Which Joe gave his name to ‘sloppy joes’? We look at five interesting sandwiches and their lexical origins.
Make a speech, especially pompously or at length.‘Hamlet thinks, speaks, orates, and acts’with direct speech ‘‘Lend me your ears,’ Fred orated’
declaim, make a speech, hold forth, speak, discourse, pontificate, preach, sermonize, sound off, spout offView synonyms
- ‘Still, with the thundering voice I'll bet he could certainly orate from the top of that tower.’
- ‘And Adams, who the world likes, is there, orating, in the middle of what the world certainly does not like.’
- ‘The girl or woman he was addressing seemed to be expected to sit in silence, marvelling at the brilliance of the person orating at her.’
- ‘Our President isn't just going to just stand on a box and orate all the time.’
- ‘Most statues of King have him marching or holding his hand up and orating.’
- ‘I remember him orating to a crowd of 200 or so steel workers, and someone shouted, ‘Winterbottom, you're a nutcase’.’
- ‘Sticking to his set speech he orated on governance and standards.’
- ‘At the podium he stood erect as if he were Adolf orating to a crowd of Hitler Youths.’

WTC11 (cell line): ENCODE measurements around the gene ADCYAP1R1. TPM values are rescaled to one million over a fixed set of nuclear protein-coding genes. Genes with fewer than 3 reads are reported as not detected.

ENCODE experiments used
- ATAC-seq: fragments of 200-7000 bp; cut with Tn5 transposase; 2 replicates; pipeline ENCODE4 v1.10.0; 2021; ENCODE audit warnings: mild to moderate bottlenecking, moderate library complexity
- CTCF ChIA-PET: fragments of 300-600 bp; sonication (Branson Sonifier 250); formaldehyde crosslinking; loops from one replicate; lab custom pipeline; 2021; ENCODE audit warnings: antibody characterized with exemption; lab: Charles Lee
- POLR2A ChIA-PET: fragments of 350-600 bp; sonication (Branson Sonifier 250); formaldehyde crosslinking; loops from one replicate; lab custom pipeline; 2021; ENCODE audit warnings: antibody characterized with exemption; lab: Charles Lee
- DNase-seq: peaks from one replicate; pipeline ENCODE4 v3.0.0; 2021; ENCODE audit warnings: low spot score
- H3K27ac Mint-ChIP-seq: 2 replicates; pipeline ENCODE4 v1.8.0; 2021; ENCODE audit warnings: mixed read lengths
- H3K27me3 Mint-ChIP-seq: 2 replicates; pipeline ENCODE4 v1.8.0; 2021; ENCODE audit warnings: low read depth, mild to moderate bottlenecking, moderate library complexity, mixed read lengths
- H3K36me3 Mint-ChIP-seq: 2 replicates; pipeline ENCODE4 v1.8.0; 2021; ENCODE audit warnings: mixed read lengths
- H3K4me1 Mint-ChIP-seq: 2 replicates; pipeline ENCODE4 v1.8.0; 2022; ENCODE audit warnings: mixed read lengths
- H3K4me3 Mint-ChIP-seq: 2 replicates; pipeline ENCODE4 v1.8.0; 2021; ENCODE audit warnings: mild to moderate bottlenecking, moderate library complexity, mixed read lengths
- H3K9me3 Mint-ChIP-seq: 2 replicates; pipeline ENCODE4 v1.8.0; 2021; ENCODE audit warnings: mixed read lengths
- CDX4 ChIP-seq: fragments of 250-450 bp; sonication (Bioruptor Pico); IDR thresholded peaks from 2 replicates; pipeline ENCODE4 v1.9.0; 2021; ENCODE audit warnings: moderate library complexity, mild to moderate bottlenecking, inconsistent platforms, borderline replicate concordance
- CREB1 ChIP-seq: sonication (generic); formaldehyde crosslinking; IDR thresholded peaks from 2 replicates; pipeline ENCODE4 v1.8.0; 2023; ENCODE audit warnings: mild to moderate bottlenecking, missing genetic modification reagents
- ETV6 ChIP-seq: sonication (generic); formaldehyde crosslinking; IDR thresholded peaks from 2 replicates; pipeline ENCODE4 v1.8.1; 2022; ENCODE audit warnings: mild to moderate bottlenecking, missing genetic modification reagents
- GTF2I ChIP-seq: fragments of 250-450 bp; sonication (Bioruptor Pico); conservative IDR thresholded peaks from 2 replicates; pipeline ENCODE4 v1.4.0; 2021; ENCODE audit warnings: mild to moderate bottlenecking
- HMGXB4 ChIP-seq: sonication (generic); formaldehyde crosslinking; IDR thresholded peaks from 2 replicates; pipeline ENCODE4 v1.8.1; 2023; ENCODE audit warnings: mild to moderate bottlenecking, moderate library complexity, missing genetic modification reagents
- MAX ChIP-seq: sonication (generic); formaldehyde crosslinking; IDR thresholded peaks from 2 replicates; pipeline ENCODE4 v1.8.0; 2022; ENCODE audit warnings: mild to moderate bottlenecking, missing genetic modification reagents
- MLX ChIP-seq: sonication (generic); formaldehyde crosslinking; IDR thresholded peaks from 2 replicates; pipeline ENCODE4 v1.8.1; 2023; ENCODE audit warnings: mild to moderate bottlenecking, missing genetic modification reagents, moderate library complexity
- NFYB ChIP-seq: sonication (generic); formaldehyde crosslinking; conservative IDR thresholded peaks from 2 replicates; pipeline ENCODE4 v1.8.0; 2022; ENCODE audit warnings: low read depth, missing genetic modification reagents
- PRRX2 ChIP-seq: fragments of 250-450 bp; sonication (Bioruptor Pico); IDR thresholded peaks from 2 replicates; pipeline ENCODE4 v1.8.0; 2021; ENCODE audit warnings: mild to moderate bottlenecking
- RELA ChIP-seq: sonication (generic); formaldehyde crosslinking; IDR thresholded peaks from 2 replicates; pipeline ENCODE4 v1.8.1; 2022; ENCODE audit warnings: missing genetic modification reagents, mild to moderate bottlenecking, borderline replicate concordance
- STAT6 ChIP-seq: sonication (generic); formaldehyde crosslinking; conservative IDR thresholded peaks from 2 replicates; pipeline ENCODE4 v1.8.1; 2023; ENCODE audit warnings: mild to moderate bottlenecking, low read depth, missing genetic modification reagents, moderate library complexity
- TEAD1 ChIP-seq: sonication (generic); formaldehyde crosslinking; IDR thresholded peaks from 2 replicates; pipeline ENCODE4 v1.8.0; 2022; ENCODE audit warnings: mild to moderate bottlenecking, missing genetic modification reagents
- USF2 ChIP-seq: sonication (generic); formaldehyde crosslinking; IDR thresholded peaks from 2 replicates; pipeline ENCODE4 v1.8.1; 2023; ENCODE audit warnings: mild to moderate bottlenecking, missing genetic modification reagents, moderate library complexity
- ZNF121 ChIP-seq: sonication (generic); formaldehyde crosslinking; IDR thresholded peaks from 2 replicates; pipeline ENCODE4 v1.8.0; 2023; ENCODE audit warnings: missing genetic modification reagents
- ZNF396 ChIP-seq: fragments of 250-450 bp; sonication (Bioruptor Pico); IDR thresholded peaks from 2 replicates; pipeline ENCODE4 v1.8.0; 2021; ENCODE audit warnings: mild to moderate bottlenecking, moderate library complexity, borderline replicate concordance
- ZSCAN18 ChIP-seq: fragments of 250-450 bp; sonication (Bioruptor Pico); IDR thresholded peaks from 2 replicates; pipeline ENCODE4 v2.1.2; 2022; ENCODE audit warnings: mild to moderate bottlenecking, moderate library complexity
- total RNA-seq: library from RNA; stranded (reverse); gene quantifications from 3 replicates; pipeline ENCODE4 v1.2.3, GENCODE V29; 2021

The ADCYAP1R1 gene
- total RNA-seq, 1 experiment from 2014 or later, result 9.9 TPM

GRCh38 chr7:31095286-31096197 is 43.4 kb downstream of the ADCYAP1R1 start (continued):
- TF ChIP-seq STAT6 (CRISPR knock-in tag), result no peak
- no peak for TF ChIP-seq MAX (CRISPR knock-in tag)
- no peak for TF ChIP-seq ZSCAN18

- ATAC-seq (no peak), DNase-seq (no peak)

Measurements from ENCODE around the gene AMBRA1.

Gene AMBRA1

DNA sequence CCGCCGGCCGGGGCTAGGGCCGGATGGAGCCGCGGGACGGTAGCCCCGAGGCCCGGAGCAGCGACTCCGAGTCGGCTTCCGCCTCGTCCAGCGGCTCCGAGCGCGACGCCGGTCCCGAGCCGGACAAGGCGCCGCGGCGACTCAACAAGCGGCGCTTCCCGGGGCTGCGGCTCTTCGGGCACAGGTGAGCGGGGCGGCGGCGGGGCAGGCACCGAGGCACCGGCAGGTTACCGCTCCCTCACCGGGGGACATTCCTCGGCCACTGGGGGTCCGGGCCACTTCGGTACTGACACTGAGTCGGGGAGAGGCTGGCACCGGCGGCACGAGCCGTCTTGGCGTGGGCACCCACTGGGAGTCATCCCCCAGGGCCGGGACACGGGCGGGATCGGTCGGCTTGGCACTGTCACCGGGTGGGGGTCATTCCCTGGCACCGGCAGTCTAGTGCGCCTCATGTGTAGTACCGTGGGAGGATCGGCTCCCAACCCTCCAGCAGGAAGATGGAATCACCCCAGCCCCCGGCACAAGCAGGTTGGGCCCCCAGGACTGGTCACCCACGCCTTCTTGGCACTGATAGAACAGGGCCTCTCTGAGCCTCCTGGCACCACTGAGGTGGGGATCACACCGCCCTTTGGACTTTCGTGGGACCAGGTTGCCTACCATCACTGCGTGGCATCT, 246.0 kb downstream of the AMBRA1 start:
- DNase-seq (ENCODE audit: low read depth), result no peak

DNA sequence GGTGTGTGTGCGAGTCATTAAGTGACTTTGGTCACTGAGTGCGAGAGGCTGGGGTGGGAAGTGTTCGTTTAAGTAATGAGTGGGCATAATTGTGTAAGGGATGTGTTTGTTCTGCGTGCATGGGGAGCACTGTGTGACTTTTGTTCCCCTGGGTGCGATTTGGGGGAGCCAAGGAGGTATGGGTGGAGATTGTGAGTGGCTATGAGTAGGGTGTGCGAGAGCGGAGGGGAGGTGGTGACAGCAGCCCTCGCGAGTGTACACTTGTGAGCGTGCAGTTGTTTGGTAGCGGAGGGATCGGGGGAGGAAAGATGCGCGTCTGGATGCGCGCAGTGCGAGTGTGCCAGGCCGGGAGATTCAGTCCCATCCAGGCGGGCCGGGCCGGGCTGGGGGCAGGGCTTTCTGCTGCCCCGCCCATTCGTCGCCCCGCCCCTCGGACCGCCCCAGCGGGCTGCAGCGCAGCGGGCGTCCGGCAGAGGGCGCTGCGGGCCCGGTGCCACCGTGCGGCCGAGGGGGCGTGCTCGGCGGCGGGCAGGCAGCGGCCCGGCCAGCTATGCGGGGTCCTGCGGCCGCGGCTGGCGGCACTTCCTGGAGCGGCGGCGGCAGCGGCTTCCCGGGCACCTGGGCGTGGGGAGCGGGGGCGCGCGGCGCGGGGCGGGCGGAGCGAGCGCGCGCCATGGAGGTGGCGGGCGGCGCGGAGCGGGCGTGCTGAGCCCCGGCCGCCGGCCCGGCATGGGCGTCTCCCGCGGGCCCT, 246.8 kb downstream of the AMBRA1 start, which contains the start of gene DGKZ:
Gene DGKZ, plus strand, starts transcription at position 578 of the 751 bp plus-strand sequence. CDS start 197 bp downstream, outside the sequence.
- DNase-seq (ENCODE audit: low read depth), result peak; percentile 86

- ‘He lectured pairs of tourists, gestured and orated grandly, tried to recruit them to his cause, and promptly forgot that he ever saw them.’
- ‘Ali squeezed between the tables to capture our full attention, and began to orate: ‘Today, my dears, we have some specials.’’
- ‘And if the television shows she had selected began to lose her attention, she'd orate.’
- ‘When the headmaster attempted to take the money, the speaker moved it just beyond grasp while he orated on and on and on.’
- ‘The pimply-faced pubescent gazed in wonderment as his elder sibling orated perceptively on the great mysteries of teenage life.’
- ‘While Banquo is orating, just overhead a servant on his knees is scrubbing a bridge.’
- ‘Republican State Chairman Tina Benkiser will orate, flanked by representatives of organizations such as the Southern Baptists and the Texas Conference of Churches.’
- ‘Candidates may not move about the stage as they orate, nor may they question each other.’
- ‘I recall, in my time here as a whip, which was some time ago, listening to him lamenting how members in the House had lost the ability to orate with skill.’
- ‘Ken Livingstone eventually emerged to orate about the day's Olympic bid.’
- ‘Whereas Olivier orates in his first scenes, Branagh converses.’
- ‘He orates to overcapacity crowds on his favourite themes: ideology, psychoanalysis, religion and love.’
Early 17th century: back-formation from oration.
We take a look at several popular, though confusing, punctuation marks.
From Afghanistan to Zimbabwe, discover surprising and intriguing language facts from around the globe.
The definitions of ‘buddy’ and ‘bro’ in the OED have recently been revised. We explore their history and increase in popularity.